On Day 2, a similar sequence of events takes place. Since it is sufficient to define the values that we will need later on in our model, we will just define a block for Alice.

principal SmartphoneA[
	EphID20A, EphID21A, EphID22A = HKDF(nil, SK2A, BroadcastKey)

Fast-Forward to Day 15

Unfortunately, Alice tests positive for COVID-19. Since this breaks the routine that happened between Day 1 and Day 15, we will announce a new phase in our protocol model:


Alice decides to announce her infection anonymously using DP-3T. This means that she will have to securely communicate SK1A (her SK value from 14 days ago) to the Backend Server, using a unique trigger token provided by the healthcare authority. Assuming that the Backend Server and the Healthcare Authority share a secure connection, and that a private key encryption key ephemeral_sk has been exchanged off the wire by the Healthcare Authority, Alice, and the Backend Server, the Healthcare Authority will encrypt a freshly generated triggerToken using ephemeral_sk and send it to both Alice and the Backend Server.

principal HealthCareAuthority[
	generates triggerToken
	knows private ephemeral_sk
	m1 = ENC(ephemeral_sk, triggerToken)

// The brackets around m1 here mean that the value is guarded
// ie: an active attacker cannot inject a value in its place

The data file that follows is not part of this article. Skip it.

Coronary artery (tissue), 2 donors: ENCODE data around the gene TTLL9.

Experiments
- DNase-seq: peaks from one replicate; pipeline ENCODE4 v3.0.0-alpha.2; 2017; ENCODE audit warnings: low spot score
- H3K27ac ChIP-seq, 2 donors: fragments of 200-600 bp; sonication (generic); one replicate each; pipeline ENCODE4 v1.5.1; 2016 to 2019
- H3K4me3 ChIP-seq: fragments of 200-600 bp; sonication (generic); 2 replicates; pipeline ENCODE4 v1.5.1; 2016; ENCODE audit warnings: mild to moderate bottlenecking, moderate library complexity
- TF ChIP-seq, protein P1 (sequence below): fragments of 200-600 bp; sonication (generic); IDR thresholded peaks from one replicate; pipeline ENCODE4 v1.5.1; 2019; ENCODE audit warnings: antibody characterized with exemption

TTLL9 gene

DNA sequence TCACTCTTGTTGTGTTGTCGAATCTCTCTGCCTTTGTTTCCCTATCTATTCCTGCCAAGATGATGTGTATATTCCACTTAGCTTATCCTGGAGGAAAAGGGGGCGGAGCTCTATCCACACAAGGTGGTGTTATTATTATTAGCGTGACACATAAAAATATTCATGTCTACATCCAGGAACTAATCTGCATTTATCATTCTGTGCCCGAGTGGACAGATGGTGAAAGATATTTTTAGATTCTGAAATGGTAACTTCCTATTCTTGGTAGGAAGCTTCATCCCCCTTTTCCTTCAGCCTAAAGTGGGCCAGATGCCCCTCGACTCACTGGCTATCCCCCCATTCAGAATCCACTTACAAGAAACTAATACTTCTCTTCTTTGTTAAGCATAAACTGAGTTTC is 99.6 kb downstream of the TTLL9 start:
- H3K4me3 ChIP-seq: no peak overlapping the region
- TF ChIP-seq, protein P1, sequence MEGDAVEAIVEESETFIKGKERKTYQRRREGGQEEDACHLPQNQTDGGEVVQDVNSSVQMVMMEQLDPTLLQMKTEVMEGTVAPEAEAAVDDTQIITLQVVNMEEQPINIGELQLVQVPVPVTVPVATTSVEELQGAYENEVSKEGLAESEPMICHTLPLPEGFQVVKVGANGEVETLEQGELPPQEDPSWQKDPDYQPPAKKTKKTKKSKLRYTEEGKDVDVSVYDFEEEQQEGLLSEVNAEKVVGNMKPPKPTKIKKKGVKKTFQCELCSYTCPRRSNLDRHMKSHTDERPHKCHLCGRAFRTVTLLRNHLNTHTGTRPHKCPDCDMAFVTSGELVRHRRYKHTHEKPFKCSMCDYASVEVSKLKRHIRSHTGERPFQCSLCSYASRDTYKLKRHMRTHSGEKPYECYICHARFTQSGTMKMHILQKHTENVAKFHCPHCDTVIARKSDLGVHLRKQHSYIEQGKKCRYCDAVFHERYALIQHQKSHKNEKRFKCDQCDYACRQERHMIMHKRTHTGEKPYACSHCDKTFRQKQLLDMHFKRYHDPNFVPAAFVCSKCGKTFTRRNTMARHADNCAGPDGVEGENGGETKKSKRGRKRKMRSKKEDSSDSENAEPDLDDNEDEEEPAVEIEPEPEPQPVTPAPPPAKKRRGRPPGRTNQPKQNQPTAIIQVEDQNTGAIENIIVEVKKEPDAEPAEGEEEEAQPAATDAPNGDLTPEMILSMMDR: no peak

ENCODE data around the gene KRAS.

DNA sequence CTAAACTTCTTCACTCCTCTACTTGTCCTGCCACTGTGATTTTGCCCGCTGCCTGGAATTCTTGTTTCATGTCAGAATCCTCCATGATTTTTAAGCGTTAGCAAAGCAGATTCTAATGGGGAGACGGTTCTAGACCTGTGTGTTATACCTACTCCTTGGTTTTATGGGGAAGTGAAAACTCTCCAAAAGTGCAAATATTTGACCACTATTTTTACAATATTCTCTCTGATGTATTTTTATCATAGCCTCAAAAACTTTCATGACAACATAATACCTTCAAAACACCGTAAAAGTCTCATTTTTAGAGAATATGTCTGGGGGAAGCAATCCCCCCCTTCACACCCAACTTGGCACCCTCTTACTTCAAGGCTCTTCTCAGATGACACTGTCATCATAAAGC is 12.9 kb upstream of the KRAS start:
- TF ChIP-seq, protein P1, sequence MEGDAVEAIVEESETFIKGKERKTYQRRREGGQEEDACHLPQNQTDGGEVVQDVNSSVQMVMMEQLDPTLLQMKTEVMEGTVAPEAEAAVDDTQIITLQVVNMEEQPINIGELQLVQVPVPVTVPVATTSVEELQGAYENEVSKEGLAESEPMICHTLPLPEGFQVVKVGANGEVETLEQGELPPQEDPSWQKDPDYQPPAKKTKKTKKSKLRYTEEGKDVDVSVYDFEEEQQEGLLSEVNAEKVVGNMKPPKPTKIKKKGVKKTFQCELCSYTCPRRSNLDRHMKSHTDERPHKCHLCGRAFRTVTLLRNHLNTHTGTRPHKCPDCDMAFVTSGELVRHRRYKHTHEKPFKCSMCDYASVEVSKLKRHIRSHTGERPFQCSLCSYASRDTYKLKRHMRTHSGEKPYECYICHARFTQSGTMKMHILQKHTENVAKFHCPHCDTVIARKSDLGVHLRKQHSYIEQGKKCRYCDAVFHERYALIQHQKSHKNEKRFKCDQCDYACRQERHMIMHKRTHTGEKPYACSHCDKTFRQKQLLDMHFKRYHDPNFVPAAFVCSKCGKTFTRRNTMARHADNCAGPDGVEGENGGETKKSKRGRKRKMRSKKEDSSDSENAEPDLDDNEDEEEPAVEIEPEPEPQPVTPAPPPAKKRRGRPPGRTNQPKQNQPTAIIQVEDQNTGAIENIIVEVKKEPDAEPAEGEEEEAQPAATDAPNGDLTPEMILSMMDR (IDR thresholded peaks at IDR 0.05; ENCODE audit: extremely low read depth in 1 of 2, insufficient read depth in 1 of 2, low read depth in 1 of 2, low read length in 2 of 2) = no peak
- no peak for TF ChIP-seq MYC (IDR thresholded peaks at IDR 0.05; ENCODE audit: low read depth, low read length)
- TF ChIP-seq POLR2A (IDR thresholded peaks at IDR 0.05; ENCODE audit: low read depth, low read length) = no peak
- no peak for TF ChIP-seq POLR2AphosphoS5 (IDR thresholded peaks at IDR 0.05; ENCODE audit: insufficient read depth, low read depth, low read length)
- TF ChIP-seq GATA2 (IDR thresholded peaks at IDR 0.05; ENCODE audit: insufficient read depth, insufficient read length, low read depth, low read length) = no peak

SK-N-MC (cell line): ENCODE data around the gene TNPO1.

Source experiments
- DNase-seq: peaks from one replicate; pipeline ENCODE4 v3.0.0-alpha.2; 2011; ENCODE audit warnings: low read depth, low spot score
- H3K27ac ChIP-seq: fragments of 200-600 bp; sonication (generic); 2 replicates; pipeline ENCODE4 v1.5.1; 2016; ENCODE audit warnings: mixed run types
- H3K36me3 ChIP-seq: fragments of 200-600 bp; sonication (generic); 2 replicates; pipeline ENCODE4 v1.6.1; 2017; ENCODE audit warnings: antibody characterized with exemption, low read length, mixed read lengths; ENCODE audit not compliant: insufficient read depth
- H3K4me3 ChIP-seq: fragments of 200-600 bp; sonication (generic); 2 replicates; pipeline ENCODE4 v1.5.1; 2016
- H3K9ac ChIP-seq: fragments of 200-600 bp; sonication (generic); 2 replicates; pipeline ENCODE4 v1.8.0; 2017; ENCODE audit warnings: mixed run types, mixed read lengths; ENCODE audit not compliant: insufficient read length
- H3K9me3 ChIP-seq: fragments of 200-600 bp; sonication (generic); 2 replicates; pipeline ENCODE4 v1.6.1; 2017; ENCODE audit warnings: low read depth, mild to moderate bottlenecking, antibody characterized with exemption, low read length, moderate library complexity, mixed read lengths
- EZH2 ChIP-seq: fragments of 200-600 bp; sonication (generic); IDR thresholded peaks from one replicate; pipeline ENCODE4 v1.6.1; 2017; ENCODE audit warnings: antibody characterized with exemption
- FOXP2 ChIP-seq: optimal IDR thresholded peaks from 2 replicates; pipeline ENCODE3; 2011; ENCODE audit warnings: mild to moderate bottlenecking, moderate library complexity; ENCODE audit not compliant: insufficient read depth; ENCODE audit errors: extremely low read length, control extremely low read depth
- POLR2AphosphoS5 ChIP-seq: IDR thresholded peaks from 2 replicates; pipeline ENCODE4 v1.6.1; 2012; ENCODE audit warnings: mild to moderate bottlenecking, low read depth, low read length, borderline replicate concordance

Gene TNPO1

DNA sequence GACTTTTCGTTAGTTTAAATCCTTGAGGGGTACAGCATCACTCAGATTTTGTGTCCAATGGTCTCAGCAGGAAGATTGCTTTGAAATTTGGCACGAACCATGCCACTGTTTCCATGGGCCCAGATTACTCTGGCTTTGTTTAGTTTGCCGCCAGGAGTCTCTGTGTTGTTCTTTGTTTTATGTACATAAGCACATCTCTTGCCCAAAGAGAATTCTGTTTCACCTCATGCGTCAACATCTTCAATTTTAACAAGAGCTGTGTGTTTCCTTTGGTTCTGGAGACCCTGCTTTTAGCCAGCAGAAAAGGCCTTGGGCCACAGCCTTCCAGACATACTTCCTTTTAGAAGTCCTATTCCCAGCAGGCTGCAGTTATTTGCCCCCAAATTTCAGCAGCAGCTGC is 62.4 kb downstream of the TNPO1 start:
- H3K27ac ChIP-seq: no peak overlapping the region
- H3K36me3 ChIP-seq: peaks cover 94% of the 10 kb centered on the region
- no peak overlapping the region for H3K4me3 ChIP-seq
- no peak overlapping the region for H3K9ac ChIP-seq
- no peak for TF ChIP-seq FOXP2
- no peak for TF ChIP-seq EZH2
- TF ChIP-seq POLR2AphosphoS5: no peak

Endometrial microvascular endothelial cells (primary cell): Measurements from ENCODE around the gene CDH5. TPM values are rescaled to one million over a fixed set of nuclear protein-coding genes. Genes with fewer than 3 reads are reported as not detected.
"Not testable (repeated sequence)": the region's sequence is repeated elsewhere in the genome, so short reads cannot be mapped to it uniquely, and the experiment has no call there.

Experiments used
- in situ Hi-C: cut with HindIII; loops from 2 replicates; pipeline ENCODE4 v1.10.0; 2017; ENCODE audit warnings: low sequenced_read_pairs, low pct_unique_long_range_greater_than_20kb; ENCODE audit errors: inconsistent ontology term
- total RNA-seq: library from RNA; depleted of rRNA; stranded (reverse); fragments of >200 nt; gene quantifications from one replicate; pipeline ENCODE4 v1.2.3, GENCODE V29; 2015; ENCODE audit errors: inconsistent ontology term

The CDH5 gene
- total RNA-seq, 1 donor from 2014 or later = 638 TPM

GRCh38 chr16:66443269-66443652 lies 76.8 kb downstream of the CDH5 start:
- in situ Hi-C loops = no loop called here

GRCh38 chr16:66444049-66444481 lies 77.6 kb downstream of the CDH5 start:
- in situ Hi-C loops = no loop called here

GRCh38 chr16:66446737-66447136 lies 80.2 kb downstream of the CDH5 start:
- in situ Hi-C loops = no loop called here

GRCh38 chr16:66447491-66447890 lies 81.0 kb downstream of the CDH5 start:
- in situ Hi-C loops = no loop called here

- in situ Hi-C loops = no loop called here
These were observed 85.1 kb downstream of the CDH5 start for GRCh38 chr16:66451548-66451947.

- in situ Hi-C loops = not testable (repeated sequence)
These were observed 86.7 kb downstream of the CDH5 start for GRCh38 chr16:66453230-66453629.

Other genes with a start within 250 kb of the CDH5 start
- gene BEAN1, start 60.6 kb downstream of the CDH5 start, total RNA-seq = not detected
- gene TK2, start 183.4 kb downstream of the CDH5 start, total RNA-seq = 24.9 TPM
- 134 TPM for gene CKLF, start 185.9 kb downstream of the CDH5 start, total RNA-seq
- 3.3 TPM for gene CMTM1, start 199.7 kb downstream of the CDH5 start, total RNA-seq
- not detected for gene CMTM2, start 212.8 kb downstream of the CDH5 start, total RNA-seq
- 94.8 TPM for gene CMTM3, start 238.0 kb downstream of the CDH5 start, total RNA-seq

HealthCareAuthority -> BackendServer : [m1]
HealthCareAuthority -> SmartphoneA : m1

Then, Alice would have to use an AEAD cipher to encrypt SK1A using ephemeral_sk as the key and triggerToken as additional data and send the output to the Backend Server. Note that Alice can only obtain triggerToken after decrypting m1 using ephemeral_sk.

principal SmartphoneA[
	knows private ephemeral_sk
	m1_dec = DEC(ephemeral_sk, m1)
	m2 = AEAD_ENC(ephemeral_sk, SK1A, m1_dec)

SmartphoneA -> BackendServer: m2

The Backend Server will now have to decrypt m1 to receive the triggerToken in the same way that Alice did, then attempt to decrypt m2. If that decryption was successful, the server would obtain SK1A and would be sure that the value came from Alice because it is only Alice who knows both triggerToken and SK1A at the same time as defined in the protocol.

Finally, the Backend Server will add SK1A to the list of infected patients previously defined, and then send this list to all of the individuals in this community.

principal BackendServer [
	knows private ephemeral_sk
	m2_dec = AEAD_DEC(ephemeral_sk, m2, DEC(ephemeral_sk, m1))?
	infectedPatients1 = CONCAT(infectedPatients0, m2_dec)

BackendServer -> SmartphoneA: infectedPatients1
BackendServer -> SmartphoneB: infectedPatients1
BackendServer -> SmartphoneC: infectedPatients1

Everything that happened in Day 15 can be summarized in the following diagram:


Now, we may finally define the queries block, in which we ask Verifpal about the state of certain security guarantees that we expect from the protocol.